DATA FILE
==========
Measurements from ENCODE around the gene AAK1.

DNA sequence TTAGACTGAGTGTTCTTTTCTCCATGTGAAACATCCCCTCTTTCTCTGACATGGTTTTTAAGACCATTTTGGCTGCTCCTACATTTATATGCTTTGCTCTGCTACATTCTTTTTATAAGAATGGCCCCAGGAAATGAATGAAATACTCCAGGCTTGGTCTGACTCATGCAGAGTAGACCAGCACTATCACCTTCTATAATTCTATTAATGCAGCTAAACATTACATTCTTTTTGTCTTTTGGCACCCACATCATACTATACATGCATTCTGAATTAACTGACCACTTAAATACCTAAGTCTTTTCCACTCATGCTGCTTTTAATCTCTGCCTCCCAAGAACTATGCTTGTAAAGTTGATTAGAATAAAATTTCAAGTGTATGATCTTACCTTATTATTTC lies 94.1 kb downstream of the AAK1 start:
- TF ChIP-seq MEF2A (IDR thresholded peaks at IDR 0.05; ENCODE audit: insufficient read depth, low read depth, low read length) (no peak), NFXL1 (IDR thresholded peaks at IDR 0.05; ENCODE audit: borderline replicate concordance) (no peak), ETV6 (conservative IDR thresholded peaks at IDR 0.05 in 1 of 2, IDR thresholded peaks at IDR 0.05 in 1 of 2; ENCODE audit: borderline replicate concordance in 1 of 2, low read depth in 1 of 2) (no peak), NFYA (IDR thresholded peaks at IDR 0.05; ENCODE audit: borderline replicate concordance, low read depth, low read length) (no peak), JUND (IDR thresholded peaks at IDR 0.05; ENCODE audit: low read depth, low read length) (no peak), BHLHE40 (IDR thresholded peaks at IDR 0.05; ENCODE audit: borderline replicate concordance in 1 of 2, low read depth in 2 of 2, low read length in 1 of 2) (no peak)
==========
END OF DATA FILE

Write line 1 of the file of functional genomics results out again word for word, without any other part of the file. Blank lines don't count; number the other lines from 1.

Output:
Measurements from ENCODE around the gene AAK1.